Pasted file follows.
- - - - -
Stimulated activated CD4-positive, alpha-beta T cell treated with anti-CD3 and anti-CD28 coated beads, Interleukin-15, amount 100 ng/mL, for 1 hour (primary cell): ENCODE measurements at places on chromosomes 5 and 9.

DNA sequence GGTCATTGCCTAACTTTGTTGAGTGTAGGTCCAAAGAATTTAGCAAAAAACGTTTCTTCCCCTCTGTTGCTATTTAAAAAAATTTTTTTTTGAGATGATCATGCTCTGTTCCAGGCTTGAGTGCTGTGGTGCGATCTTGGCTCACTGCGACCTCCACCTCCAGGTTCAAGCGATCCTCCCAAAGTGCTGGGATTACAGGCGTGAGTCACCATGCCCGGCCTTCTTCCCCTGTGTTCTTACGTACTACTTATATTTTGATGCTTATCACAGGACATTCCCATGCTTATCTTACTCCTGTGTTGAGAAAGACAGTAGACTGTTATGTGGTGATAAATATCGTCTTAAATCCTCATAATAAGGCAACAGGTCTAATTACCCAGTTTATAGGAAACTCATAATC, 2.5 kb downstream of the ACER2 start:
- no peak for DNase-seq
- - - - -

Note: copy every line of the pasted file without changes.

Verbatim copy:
Stimulated activated CD4-positive, alpha-beta T cell treated with anti-CD3 and anti-CD28 coated beads, Interleukin-15, amount 100 ng/mL, for 1 hour (primary cell): ENCODE measurements at places on chromosomes 5 and 9.

DNA sequence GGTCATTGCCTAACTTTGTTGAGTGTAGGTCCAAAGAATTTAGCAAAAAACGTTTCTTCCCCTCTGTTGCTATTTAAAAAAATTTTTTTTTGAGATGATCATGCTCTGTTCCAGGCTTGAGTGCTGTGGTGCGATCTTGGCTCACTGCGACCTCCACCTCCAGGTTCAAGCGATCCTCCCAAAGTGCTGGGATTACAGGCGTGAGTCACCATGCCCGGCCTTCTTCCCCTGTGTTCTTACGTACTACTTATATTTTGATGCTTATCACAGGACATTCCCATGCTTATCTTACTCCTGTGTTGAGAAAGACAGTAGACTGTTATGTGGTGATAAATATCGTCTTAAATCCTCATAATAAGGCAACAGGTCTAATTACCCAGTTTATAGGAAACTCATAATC, 2.5 kb downstream of the ACER2 start:
- no peak for DNase-seq